CVC, whose bid for J Sainsbury collapsed this week, is in advanced stages of forming a powerful financial consortium to trump Imperial Tobacco’s £12.3bn bid for Altadis, the Franco-Spanish tobacco company. CVC has teamed up with PAI, the French private equity group, to consider a joint bid for Altadis. Cinven is also in talks to join the consortium, according to people close to the situation. CVC, which is leading the discussions, discussed its interest with Altadis management last month. The two sides have a close connection through Carlos Colomer Casellas, an Altadis board member who is also a member of CVC’s advisory committee. The team, which is being advised by Goldman Sachs and Lazard, would need to provide at least 4bn euros of equity and has approached SocGen, Calyon, RBS and ING about debt financing for a deal.
BAT is in talks with private equity firms over a possible bid for Altadis, reports The Times. The talks are thought to be with CVC Capital, Cinven and PAI, the French buyout group, all of which are known to be interested in all or part of Altadis’s business. BAT’s move would spark a bidding war with Imperial Tobacco, which is understood to be close to raising its £9.5bn offer for the Franco-Spanish maker of Gauloises and Gitanes. The talks are at a very early stage and it is not yet certain that BAT will proceed with a bid, sources said. Any deal would likely see BAT keep the lion’s share of Altadis’s cigarette and cigar brands, but sell its separately listed distribution business.
The news comes despite comments from Paul Adams, its chief executive, that tobacco stocks, including Altadis and Imperial, are too expensive. That was why Mr Adams chose not to make a counterbid for Gallaher, BAT’s smaller UK rival, that was snapped up for £7.5bn by Japan Tobacco this year.
Several private equity groups considering bids for Altadis, the Franco-Spanish tobacco company, are working on break-up plans which they hope will give them the edge over Imperial Tobacco, whose £8bn offer for Altadis two weeks ago was rebuffed, the FT reports.
It emerged this week that at least three European private equity firms, including CVC Capital and Cinven, have expressed an interest in Altadis. The third group is PAI Partners, the pan-European buyout house, reports The Independent. Read more
At least three European private equity firms have expressed an interest in bidding for Altadis, the Franco-Spanish tobacco company that rejected an £8bn bid from Britain’s Imperial Tobacco this month. CVC Capital, the pan-European buy-out firm, is understood to have notified Altadis of its interest last week, according to people close to the situation. The two know each other through Carlos Colomer Casellas, an Altadis board member who is also a member of the advisory committee of CVC, the people said. They added that CVC had not yet made a formal offer and might not proceed with one. Cinven, a rival UK private equity group, is also thought to have registered its interest with Altadis, and a third European firm has also made separate contact.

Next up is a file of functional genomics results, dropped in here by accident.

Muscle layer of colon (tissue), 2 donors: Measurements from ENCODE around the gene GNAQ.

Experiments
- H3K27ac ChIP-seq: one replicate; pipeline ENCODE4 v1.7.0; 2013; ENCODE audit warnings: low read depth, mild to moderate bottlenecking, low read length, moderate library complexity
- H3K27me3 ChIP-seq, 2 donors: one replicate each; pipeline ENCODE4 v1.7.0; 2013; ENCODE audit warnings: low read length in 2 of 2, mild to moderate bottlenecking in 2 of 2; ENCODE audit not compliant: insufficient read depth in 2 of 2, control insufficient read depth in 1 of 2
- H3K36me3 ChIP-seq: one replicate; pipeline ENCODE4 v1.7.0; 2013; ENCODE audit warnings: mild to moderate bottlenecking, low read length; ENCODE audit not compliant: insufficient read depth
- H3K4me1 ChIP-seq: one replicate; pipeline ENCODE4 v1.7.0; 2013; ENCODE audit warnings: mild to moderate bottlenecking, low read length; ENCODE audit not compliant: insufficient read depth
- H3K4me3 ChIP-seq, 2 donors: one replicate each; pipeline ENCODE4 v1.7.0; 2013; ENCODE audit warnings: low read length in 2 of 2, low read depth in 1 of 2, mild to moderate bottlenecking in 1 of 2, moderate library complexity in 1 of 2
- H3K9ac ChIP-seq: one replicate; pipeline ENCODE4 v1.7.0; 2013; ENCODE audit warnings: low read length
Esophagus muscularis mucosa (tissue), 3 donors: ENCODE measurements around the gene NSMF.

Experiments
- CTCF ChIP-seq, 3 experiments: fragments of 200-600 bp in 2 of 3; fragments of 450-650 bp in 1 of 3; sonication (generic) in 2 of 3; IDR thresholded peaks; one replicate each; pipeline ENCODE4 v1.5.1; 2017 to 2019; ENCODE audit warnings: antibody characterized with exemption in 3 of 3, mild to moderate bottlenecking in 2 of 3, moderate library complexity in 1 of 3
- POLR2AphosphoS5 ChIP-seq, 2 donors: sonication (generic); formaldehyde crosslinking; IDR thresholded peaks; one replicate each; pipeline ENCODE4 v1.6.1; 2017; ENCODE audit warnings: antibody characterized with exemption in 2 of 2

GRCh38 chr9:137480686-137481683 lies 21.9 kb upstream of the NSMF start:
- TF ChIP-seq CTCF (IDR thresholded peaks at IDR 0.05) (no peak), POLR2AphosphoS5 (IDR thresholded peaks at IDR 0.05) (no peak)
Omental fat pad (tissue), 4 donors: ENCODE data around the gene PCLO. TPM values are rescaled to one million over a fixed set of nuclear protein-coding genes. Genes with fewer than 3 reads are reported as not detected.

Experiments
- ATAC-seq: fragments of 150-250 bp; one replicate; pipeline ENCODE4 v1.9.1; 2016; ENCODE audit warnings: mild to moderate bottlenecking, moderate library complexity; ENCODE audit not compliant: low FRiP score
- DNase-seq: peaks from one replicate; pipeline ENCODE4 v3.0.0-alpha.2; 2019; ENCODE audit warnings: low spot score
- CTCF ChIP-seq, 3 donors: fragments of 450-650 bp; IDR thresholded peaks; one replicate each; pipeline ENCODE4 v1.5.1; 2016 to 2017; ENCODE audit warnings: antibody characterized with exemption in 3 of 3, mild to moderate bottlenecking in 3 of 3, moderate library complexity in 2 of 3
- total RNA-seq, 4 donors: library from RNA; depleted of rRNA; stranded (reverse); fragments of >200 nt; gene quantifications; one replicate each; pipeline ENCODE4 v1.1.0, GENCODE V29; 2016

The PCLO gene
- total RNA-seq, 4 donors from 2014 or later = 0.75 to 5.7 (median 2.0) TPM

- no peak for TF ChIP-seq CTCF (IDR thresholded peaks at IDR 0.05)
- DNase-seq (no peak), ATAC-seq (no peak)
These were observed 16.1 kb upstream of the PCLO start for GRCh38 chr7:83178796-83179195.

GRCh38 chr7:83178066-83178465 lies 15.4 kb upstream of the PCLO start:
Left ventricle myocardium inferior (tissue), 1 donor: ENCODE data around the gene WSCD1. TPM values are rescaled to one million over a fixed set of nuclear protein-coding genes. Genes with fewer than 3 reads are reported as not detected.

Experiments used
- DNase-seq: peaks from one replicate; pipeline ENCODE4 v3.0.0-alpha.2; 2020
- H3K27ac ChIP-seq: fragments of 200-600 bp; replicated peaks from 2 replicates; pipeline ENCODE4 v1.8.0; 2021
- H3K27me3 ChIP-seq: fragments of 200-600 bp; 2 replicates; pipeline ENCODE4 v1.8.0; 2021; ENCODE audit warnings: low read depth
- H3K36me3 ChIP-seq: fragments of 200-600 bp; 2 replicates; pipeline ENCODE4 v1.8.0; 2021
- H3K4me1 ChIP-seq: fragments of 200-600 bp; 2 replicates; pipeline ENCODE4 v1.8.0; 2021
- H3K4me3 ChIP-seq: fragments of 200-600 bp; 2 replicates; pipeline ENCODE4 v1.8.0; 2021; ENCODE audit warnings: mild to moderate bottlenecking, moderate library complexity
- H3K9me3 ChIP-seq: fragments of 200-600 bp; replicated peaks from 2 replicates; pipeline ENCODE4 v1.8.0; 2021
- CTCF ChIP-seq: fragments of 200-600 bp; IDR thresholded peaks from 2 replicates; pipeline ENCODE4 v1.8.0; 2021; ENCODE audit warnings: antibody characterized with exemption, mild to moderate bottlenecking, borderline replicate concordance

Whitbread confirmed yesterday that it was in early talks about a possible sale of its David Lloyd Leisure business. It would not say who had approached it, but one name in the frame is Scott Lloyd, who runs Next Generation fitness clubs and is the son of the fitness chain’s founder. Several groups have been linked to an approach to Whitbread in recent months, including Cinven, CVC, UBS, the Reuben brothers, Robert Tchenguiz’s R20, Starwood Capital and Apax. The Whitbread board said it was evaluating a number of unsolicited approaches to acquire David Lloyd but made it clear no decision to sell had been made.
New Look, the high street retailer, has appointed Merrill Lynch to look at its strategic options as the privately owned retailer gets ready to put itself up for sale – with a price tag of up to £2bn. It is thought that Apax and Permira, New Look’s owners, have ruled out a flotation for the fashion chain and will instead conduct a secondary buy-out three years after taking New Look private for £699m in March 2004. Since then, Apax and Permira, which own 66 per cent of the business, have each doubled their £150m investments through two refinancings and – should New Look be sold for £2bn – could garner up to £1.3bn between them. The chain has already received expressions of interest from a number of private equity houses. Potential bidders could include KKR, CVC, Bain Capital, TPG and Cinven.